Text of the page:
# xfs_quota -x -c 'limit -p bhard=1g logfiles' /var

       Same as above without a need for configuration files.

            # rm -f /etc/projects /etc/projid
            # mount -o prjquota /dev/xvm/var /var
            # xfs_quota -x -c 'project -s -p /var/log 42' /var
            # xfs_quota -x -c 'limit -p bhard=1g 42' /var

       XFS implements delayed allocation (aka. allocate-on-flush) and this has implications for the quota  subsystem.
       Since quota accounting can only be done when blocks are actually allocated, it is possible to issue (buffered)
       writes into a file and not see the usage immediately updated.  Only when the data  is  actually  written  out,
       either  via  one  of the kernels flushing mechanisms, or via a manual sync(2), will the usage reported reflect
       what has actually been written.

       In addition, the XFS allocation mechanism will always reserve the maximum amount of space required before pro‐
       ceeding  with  an allocation.  If insufficient space for this reservation is available, due to the block quota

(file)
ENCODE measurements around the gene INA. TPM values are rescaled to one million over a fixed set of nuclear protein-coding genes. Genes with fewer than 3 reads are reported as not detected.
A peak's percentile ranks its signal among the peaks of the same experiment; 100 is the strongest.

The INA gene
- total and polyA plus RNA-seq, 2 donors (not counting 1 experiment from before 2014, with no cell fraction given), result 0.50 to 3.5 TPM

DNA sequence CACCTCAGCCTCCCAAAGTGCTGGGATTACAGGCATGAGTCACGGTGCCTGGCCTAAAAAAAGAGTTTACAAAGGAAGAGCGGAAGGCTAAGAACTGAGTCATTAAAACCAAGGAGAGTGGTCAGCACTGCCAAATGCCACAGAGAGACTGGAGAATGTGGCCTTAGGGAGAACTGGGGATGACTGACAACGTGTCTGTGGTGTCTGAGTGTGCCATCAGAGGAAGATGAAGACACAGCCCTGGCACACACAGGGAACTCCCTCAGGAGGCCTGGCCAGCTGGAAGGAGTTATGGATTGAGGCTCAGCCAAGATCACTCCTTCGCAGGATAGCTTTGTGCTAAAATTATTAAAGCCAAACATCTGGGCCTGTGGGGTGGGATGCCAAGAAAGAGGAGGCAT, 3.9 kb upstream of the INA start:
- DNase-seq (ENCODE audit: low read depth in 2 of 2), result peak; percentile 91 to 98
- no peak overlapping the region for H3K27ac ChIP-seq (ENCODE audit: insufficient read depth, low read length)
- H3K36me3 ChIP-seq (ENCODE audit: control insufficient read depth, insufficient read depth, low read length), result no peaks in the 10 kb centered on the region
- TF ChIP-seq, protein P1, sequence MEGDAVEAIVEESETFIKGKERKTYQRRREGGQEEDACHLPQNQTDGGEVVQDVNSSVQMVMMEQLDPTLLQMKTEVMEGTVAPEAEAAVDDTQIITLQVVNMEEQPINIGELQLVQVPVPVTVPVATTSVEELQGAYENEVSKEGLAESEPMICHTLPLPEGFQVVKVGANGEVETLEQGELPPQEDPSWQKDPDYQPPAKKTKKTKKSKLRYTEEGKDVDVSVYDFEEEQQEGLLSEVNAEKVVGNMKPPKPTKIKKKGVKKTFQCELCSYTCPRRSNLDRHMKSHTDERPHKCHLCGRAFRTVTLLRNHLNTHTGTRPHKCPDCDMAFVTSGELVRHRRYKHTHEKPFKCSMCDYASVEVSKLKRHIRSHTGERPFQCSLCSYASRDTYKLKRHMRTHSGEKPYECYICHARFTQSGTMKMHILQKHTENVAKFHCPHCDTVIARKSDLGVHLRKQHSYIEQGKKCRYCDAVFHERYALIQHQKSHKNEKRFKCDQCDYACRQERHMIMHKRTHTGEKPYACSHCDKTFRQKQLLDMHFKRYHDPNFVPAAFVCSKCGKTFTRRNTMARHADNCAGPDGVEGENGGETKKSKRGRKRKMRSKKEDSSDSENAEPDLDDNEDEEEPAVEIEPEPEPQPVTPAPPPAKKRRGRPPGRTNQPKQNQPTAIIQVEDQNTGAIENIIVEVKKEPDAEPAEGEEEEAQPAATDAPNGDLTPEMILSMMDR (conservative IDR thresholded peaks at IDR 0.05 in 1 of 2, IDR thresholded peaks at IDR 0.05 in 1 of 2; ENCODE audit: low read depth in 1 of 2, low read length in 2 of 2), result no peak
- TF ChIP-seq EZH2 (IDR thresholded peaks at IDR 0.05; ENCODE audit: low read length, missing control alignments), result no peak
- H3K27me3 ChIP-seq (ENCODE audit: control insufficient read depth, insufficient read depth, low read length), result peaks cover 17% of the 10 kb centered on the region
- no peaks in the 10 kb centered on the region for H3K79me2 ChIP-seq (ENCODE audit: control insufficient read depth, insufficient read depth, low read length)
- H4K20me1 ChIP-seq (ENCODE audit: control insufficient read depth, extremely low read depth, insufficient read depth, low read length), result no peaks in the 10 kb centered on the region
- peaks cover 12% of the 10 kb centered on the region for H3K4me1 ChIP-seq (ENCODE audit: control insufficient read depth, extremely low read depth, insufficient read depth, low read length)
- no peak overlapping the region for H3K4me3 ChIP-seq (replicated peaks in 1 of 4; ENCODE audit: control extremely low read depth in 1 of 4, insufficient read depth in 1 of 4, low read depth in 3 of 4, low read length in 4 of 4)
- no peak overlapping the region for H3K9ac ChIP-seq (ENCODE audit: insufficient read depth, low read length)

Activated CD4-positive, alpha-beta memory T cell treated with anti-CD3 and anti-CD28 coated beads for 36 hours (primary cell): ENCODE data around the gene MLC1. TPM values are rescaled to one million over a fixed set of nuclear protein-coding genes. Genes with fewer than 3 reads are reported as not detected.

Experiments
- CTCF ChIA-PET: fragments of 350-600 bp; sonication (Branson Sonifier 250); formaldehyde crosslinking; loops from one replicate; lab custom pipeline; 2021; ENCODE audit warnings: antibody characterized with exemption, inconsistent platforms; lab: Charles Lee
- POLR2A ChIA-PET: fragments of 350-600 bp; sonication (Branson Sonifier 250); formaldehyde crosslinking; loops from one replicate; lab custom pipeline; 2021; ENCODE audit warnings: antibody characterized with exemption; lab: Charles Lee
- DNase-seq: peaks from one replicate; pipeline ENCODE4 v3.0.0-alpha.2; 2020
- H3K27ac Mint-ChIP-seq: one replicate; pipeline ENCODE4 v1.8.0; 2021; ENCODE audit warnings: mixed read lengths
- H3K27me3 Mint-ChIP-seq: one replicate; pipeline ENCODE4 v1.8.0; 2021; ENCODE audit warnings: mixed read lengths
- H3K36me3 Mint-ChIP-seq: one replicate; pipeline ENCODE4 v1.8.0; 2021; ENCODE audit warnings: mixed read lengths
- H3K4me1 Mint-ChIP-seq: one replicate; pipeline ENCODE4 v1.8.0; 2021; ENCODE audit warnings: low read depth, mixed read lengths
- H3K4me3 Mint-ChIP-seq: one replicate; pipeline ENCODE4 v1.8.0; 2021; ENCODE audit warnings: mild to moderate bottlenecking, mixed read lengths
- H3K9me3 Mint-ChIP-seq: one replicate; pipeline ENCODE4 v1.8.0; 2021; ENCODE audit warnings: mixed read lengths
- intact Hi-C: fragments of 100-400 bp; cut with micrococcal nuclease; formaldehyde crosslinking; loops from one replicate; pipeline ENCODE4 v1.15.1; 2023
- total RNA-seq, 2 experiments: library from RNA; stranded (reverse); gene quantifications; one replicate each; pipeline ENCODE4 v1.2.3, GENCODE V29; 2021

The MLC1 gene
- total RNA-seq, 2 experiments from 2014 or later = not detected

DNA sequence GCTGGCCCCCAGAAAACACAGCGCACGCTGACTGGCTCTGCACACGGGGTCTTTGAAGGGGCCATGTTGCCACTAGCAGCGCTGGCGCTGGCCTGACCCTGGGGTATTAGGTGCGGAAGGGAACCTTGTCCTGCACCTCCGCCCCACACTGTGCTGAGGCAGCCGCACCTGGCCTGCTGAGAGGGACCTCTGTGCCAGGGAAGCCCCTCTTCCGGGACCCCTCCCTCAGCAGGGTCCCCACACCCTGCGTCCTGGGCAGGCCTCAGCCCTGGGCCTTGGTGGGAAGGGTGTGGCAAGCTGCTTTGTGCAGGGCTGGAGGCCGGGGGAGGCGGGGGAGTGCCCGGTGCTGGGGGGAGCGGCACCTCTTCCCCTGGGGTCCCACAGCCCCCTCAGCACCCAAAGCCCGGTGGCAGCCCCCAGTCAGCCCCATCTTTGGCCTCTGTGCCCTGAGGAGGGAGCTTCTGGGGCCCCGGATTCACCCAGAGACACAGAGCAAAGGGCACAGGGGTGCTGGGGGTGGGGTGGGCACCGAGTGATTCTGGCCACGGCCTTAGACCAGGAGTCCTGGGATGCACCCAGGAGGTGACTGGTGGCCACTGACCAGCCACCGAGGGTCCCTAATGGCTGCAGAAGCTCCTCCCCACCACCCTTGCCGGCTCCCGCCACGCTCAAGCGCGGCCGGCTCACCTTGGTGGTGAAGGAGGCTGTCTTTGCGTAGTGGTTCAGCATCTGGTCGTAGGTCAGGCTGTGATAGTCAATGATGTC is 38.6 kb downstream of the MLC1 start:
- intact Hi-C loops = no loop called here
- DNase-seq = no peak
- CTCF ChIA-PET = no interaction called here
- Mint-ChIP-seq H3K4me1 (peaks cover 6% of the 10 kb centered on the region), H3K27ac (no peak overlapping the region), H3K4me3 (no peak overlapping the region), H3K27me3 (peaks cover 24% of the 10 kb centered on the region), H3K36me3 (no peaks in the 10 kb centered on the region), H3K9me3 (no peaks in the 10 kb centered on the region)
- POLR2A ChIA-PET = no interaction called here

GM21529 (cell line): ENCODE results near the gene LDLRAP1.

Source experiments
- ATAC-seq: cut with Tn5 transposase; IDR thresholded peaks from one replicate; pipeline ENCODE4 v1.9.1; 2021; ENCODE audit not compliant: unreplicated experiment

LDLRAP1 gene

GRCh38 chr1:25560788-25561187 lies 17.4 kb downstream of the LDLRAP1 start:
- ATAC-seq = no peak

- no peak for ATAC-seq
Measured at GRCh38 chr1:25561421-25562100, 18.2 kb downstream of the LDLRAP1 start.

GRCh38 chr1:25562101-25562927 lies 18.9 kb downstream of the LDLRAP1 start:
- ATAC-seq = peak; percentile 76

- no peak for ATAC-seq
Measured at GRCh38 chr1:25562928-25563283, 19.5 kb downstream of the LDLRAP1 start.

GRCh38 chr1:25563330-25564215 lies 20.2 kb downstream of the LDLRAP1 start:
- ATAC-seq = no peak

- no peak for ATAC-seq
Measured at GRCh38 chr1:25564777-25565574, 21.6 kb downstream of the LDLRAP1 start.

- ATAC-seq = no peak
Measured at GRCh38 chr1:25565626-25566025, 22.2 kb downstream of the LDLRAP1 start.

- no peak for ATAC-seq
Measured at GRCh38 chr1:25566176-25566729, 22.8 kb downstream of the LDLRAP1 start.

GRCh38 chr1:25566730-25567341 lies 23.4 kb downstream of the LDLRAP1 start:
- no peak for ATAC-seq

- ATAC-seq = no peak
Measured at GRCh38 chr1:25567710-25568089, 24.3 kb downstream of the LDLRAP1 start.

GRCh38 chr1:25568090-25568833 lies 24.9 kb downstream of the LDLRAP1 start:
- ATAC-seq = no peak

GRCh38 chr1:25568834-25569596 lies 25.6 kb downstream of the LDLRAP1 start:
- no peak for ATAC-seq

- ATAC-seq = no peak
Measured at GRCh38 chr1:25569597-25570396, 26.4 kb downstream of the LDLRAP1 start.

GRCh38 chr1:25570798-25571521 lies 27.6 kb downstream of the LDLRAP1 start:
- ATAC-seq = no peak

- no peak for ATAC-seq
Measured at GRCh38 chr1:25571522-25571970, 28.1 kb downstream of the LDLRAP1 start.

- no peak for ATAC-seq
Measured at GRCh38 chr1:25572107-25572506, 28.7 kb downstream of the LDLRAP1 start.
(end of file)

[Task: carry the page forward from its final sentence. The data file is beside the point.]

limit being reached for example, this may result in the allocation failing even  though  there  is  sufficient
       space.   Quota  enforcement  can thus sometimes happen in situations where the user is under quota and the end
       result of some operation would still have left the user under quota had the operation been allowed to run  its
       course.  This additional overhead is typically in the range of tens of blocks.

       Both  of these properties are unavoidable side effects of the way XFS operates, so should be kept in mind when
       assigning block limits.

       Quota support for filesystems with realtime subvolumes is not yet implemented, nor is the quota warning mecha‐
       nism (the Linux warnquota(8) tool can be used to provide similar functionality on that platform).

       /etc/projects       Mapping of numeric project identifiers to directories trees.
       /etc/projid         Mapping of numeric project identifiers to project names.

       quotaon(1M), xfs(4).

       warnquota(8), xfs(5).

       df(1), mount(1), sync(2), projid(5), projects(5).